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As search and social media algorithms control more and more of what we’re exposed to, we find ourselves in a similar situation. Amazon knows what books we like, YouTube and other hubs know what videos we enjoy, Facebook knows who our friends are and how we vote and pretty much everything else. And all of these services are laser-focused on showing us more of those things to keep us engaged.
What does this emphasis on the things we already like leave in our blind spot? What are we missing because we don’t know it’s there? And as these systems become more ubiquitous, how long before we stop noticing that anything is missing? As Eric Schmidt, former CEO of Google, says, the end goal of these systems is to work so well that we don’t even need to think: “I actually think most people don’t want Google to answer their questions. They want Google to tell them what they should be doing next.”
What does it mean for us if this vision of the future comes true? If a machine can predict our desires so accurately that we can simply push a button and an Uber will take us somewhere we’ll love, do we still have free will? And more importantly, what happens when the machine suggests something that it shouldn’t?
What kind of person lets a machine send them to some random spot in a big city?
Kill a deer
The dangers of ceding too much control to our robot overlords are vividly illustrated by another of Max’s creations: a printer that suggests random activities.
He wrote a program that scanned thousands of books, blog posts, and Wikipedia articles for verb phrases such as “she went to the park and…” to set it up. With a little time and some grammar processing, it could then produce an almost limitless pool of ideas.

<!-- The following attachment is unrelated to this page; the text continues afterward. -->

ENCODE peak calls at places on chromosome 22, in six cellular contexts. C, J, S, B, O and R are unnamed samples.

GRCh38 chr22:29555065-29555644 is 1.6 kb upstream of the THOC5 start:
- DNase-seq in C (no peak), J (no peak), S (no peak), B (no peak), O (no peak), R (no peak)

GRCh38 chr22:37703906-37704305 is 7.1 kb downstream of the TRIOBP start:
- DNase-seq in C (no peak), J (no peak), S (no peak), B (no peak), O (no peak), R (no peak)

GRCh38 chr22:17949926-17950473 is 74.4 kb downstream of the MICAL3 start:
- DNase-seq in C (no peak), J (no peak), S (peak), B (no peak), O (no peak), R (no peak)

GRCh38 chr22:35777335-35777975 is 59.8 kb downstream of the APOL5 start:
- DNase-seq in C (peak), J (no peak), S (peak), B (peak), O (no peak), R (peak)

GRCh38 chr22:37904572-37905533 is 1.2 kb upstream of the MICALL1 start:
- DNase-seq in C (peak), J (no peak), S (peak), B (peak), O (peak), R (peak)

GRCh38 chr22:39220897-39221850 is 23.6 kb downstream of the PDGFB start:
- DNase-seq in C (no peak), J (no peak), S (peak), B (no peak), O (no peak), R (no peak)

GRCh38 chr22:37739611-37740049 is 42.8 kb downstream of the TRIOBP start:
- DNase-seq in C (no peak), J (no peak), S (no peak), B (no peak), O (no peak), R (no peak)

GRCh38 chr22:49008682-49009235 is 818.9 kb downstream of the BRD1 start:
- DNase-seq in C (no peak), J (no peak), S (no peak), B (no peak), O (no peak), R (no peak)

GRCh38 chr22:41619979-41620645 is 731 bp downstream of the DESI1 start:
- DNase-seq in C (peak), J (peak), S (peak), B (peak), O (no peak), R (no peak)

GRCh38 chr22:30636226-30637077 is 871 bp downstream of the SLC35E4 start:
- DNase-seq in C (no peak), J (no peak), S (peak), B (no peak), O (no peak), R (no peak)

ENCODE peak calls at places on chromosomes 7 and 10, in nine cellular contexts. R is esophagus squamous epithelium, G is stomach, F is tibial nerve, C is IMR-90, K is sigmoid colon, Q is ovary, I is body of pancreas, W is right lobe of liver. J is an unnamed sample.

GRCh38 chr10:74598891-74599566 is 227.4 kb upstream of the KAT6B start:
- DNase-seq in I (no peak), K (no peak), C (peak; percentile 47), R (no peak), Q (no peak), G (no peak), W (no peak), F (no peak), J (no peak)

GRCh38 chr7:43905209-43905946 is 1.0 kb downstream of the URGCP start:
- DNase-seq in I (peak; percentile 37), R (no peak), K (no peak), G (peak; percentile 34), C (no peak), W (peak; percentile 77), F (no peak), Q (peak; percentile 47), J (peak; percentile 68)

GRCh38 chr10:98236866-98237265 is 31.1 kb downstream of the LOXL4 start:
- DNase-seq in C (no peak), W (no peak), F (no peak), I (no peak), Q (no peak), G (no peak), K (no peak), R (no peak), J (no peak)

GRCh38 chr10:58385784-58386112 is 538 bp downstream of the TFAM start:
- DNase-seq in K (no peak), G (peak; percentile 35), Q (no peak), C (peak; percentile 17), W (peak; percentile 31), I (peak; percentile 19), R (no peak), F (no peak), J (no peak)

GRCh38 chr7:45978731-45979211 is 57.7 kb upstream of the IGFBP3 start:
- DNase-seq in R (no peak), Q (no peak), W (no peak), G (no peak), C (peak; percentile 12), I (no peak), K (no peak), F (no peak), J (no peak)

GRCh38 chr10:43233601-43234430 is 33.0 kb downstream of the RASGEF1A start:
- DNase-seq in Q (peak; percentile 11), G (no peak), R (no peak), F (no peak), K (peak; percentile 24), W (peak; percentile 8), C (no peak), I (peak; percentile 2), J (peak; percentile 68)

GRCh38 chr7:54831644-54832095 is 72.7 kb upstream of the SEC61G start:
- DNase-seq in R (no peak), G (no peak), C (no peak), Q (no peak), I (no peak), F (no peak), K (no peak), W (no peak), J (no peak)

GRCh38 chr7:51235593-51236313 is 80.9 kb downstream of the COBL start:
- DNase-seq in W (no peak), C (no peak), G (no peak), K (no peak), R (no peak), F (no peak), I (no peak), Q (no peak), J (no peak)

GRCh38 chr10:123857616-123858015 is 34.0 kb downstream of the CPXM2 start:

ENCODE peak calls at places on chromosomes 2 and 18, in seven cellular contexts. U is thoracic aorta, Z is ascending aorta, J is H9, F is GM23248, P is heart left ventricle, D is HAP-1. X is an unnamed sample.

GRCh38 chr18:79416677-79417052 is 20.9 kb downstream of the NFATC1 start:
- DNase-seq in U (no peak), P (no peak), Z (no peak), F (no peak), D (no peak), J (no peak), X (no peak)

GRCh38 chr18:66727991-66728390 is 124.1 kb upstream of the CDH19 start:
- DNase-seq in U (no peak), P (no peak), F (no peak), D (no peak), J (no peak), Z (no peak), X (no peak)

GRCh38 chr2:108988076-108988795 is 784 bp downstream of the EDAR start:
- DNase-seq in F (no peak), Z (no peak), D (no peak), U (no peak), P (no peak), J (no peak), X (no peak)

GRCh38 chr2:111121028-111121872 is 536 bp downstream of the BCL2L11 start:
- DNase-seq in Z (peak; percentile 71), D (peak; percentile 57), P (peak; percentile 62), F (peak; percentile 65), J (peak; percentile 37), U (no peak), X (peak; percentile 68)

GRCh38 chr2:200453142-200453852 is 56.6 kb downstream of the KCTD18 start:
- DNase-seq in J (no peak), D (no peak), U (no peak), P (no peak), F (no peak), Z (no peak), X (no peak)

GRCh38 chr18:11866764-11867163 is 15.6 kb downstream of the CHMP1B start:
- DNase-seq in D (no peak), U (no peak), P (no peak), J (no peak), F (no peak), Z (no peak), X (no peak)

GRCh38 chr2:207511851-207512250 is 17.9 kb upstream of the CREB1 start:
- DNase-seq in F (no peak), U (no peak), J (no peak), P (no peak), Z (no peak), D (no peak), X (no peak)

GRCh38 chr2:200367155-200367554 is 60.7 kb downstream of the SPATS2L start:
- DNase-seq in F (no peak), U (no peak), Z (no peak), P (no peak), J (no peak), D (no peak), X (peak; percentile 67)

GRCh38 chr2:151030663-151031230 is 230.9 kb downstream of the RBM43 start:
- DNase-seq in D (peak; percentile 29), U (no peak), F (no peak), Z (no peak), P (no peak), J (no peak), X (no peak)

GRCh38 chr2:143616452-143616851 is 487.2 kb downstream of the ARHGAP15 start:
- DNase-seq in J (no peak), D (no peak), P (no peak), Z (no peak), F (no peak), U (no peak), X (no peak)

Most of them weren’t very useful. The list was full of suggestions that were too vague or abstract, such as “go to the park and think you are a tree” or “meet a certain goal.” But one day, Max fired up the printer, and it came up with this: “Kill a deer.”
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Deer hunting hadn’t been part of Max’s perfectly optimized life so far, so his first instinct was to throw the piece of paper away and move on with his life. But then he asked himself the same question he’d been asking since the whole experiment began: “Why is that not something that I could do?”
When he thought about it, he realized there wasn’t a particularly good reason. He ate meat without any moral discomfort, even though he knew that doing so required the death of countless animals. He might even have eaten deer at some point. He didn’t have any particular problem with guns. Wasn’t his feeling that he couldn’t kill a deer just another self-limiting preference?
So he tried. Despite his misgivings, Max went on a hunting trip with a friend. The plan was to get to the point where he had the deer in his sights, then he’d decide whether to pull the trigger or not. (Luckily for the deer, Max and his friend didn’t spot any on their hunt.)